The Civil 3D toolkit is a free package for Dynamo for Civil 3D that contains extensions of the out-of-the-box nodes to cover more workflows in AutoCAD and Civil 3D using Dynamo. The user can install the package from the Dynamo Package Manager.

Related: Supercharge Your Dynamo Graph with Civil 3D Toolkit with Jowenn Lua

In this context, it facilitates the acquisition of information such as the geometries of Map 3D polygons and polylines or extracting a quick mesh representation of the existing ground. Unfortunately, at the time of writing, there is not much that we can do with a mesh via Dynamo nodes or via Dynamo packages. This is one of the reasons to develop an external Python module to deal with these kinds of geometry entities.

It also provides facilitations to directly create more complex objects such as alignments, profile, assemblies, and subassemblies and combine them into a Civil 3D corridor with baseline, regions, and targets. I refer to this usage of the Civil 3D Toolkit as “automation." For more information about the Civil 3D Toolkit, refer to Computational Design for Civil Engineers and the Dynamo Forum.

Leverage Generative Design in Revit and Use the Results in Civil 3D

To use Generative Design in Revit (GDiR), we need to first create the logic in a Dynamo graph and then export it with its dependencies for generative design. If there are any problems, the tool will report the corrective actions to take. During the export it is possible to add a description and a thumbnail to clearly identify the study and provide high-level documentation.

From the Revit user interface, under Manage, it is possible to launch generative design and create a new study. A list of the available studies will appear and selecting one of them will open the setup window from which it is possible to launch the study. Get more information on how to set up a generative design study.

When the study completes all the cycles or when the designer stops the calculations, the designer can select a solution from the GDiR interface and send it back to Dynamo. From here it is possible to leverage the same concept of serialization but in this case applying it to the output, or surrogate model, representing the Alignments and Profiles. These create the basic ingredients of Civil 3D objects that combined generate a Corridor.

Introduction to Dynamo and Computational Design

Dynamo is a platform that can define algorithms visually and the sequence of instructions are generated using blocks called nodes that perform predefined tasks, joined together in sequence using Connectors. A Dynamo algorithm is called a Graph to emphasize the visual programming approach which is one of the main differences between Dynamo and any other scripting language.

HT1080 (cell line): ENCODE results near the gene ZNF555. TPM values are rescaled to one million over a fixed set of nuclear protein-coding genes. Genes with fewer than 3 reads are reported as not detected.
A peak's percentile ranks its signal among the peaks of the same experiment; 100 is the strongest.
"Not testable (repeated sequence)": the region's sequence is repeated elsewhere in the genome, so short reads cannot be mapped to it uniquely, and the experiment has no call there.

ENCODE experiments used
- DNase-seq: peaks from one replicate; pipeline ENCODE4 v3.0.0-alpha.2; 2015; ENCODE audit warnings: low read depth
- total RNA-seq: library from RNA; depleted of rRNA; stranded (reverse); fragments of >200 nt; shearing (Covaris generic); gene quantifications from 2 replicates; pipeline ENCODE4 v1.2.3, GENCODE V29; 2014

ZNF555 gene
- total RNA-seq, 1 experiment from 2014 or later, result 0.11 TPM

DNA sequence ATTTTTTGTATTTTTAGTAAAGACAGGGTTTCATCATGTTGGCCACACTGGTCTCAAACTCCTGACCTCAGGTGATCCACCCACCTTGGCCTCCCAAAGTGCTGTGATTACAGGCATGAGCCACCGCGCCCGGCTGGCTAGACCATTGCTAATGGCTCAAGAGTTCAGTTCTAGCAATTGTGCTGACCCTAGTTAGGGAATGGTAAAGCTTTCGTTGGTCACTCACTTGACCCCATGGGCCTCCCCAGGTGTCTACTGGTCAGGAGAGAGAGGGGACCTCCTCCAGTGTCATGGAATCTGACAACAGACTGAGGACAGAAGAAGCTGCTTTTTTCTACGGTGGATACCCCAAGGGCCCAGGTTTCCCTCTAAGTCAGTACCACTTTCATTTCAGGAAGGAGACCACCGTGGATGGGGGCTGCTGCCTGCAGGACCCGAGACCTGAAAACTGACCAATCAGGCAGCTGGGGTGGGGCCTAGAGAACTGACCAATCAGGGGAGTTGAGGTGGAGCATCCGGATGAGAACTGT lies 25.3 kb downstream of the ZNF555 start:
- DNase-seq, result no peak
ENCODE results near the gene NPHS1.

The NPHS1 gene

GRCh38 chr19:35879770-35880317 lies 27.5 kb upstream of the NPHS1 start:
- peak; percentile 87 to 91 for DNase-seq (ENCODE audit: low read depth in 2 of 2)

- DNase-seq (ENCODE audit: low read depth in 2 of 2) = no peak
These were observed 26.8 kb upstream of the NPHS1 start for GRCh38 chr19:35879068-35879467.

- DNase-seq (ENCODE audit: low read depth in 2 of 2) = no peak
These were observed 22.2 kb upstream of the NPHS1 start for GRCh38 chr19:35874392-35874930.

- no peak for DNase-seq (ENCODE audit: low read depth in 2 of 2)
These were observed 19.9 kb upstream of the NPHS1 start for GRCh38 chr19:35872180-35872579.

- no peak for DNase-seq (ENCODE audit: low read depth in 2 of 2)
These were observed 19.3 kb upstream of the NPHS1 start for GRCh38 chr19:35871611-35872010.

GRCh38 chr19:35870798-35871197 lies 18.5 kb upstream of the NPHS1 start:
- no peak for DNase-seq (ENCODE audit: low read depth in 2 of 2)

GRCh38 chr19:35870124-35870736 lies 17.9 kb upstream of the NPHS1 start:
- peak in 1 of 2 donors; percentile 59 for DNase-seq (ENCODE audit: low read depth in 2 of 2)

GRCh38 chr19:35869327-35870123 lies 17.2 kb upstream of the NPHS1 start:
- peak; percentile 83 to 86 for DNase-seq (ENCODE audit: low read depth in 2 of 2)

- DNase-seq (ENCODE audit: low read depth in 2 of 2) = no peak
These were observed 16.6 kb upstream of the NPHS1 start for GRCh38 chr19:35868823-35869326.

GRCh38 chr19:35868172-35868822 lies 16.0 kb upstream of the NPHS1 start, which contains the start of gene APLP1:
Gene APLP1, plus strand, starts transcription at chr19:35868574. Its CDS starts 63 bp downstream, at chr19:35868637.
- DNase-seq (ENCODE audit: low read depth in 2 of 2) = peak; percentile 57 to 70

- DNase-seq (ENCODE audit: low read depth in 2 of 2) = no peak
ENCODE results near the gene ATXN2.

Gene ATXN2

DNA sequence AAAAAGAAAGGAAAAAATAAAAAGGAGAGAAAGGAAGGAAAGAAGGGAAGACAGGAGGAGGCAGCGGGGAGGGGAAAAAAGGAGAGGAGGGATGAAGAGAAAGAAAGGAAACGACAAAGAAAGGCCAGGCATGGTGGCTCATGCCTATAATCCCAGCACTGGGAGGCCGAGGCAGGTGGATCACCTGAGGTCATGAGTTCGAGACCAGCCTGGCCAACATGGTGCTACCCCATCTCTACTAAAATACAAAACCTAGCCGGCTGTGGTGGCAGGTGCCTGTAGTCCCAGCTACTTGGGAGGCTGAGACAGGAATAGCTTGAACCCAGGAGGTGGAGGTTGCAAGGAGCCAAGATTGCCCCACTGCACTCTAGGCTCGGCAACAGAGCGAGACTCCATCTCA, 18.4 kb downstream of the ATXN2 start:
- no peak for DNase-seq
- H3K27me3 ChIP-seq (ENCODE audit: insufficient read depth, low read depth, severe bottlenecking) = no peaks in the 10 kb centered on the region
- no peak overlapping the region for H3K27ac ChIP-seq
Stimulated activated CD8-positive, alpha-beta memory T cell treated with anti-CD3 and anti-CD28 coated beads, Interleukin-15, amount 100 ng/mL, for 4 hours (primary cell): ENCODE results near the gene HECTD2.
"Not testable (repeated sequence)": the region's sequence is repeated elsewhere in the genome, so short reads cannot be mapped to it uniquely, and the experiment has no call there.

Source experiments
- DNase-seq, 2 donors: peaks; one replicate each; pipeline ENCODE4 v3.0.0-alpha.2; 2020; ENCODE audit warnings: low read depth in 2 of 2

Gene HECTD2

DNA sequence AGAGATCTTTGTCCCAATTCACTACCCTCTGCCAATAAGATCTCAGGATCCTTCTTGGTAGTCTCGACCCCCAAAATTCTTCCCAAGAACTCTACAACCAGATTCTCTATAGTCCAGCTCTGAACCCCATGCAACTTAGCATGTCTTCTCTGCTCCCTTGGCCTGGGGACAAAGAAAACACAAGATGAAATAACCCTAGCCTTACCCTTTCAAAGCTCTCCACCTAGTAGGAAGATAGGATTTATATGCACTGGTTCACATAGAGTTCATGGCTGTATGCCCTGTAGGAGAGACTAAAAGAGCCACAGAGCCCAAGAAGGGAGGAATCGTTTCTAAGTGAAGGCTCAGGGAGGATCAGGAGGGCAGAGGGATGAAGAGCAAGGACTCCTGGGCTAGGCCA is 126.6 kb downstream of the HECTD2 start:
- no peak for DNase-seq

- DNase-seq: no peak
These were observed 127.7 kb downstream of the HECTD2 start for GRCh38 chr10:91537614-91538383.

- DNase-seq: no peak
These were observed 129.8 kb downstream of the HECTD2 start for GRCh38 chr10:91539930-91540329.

Dynamo is a sort of digital Swiss knife that can contain just the right blade for the job and even if it is very intuitive in the way it can be used, it is also highly effective. Another important characteristic of Dynamo is that, for whatever reason, if a particular blade should be missing, it supports several ways to either add one from a public repository of external packages or create more sophisticated functionalities using traditional scripting languages such as Python or C#.

Dynamo commoditizes programming and brings it closer to the designers, taking care of the sophisticated operations such as handling databases and transactions, serializing changes, and updating the models rather than performing a “fire-and-forget” automation. Dynamo is in the sweet spot in between interactive tools such as Civil 3D or Revit and more traditional scripting languages to leverage product APIs.

Dynamo can be found as a standalone application called Sandbox but also integrated with a host application such as Revit or Civil 3D. You can find more information about Dynamo integrations and where to get it by visiting https://dynamobim.org/download/.

The community of Dynamo users has grown with a fast and steady pace, mostly because of the ease of use of visual programming and because the community started to collect and share useful sets of nodes for free. These are bundled into packages to extend Dynamo capabilities and simplify the creation of more sophisticated workflows and boost adoption and productivity.

The community is also proactively engaging in knowledge sharing on the Dynamo forums: necessary for anyone and everyone who wants to connect, learn, find creative solutions to problems, and contribute back.

In this context, Dynamo defines the computational strategies to generate options in the study and the same graph is used to specify the variables and their ranges as well as the logic to measure the objectives.

Leverage Python to Expand the Possibilities

Dynamo supports the execution of Python scripts. Python is closer to a traditional scripting language, and it is close to reading and writing English in that it has a simple syntax and yet is powerful. For more information on the language itself, visit this link, and to know how to leverage Python in Dynamo, visit this link.

At the time of writing, Dynamo supports two different versions of Python that are compatible with .NET (IronPython 2.7 and CPython 3.7). More information on the differences and the work in progress to improve the support can be found here.

During the development of the solution, it is convenient to write external Python modules for more complex functions that can be reused in other projects and load them inside Python nodes in Dynamo. GDiR leverages multiple processes that launch Dynamo Sandbox instances (e.g., a version of Dynamo that does not possess “host nodes” such as those specific to Civil 3D) and each of them supports the load of external modules. This can be used to leverage custom functionalities and existing libraries in the generative design study.

Using an external module allows us to also leverage a Python Integrated Development Environment (e.g., PyCharm) and have more functionalities than those available in the Python nodes in Dynamo.

A simple application of this approach is adding a logging capability to a custom function to capture errors, exceptions, warnings or simply to follow the execution of the code for timing purposes.